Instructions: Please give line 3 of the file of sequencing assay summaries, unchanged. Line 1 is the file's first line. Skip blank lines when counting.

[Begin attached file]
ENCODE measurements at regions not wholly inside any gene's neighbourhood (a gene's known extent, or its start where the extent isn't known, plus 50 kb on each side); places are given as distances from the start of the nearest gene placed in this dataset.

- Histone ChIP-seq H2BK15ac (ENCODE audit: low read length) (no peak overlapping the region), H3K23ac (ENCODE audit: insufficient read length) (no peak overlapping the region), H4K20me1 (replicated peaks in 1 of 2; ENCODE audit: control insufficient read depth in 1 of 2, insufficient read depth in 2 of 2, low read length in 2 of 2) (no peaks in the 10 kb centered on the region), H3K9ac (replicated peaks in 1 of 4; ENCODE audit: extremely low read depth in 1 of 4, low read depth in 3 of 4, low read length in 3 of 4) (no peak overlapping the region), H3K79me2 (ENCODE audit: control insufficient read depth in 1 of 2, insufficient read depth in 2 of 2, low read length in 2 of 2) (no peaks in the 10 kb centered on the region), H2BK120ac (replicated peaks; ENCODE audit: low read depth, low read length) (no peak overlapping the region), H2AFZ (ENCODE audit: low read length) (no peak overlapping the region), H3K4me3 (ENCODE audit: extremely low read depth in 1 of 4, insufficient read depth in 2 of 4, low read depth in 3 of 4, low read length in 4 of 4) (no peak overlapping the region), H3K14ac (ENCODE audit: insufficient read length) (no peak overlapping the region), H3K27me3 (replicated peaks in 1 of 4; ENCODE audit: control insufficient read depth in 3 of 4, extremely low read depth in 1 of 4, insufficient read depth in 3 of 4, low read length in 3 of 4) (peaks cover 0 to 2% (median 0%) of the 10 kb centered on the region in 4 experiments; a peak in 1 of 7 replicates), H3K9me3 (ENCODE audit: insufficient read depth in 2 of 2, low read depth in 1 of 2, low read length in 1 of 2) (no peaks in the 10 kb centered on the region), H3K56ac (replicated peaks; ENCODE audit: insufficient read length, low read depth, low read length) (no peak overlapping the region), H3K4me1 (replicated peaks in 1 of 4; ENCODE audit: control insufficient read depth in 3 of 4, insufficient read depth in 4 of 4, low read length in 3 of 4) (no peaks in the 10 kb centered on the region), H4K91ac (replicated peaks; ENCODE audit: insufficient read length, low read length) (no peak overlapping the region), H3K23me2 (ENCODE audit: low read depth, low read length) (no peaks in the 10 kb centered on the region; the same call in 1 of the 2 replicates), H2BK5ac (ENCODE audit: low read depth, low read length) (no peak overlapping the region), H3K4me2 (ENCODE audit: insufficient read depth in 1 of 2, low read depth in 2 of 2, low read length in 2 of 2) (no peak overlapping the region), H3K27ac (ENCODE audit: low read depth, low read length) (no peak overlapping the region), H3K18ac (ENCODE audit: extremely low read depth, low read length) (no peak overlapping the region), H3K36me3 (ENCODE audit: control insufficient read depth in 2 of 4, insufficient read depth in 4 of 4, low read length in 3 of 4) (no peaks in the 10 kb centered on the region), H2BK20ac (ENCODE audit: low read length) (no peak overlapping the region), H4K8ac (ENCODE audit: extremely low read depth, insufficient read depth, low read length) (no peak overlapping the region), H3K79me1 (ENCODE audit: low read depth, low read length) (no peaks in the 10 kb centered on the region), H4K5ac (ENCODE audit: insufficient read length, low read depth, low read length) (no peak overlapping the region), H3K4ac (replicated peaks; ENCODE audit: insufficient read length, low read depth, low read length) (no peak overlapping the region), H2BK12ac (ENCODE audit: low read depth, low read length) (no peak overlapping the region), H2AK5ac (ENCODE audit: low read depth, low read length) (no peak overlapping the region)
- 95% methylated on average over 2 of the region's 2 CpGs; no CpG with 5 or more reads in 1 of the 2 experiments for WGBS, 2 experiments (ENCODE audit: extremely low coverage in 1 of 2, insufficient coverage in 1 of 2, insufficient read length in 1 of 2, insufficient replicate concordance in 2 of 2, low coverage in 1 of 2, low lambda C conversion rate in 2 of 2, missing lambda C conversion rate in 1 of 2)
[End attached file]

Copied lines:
- 95% methylated on average over 2 of the region's 2 CpGs; no CpG with 5 or more reads in 1 of the 2 experiments for WGBS, 2 experiments (ENCODE audit: extremely low coverage in 1 of 2, insufficient coverage in 1 of 2, insufficient read length in 1 of 2, insufficient replicate concordance in 2 of 2, low coverage in 1 of 2, low lambda C conversion rate in 2 of 2, missing lambda C conversion rate in 1 of 2)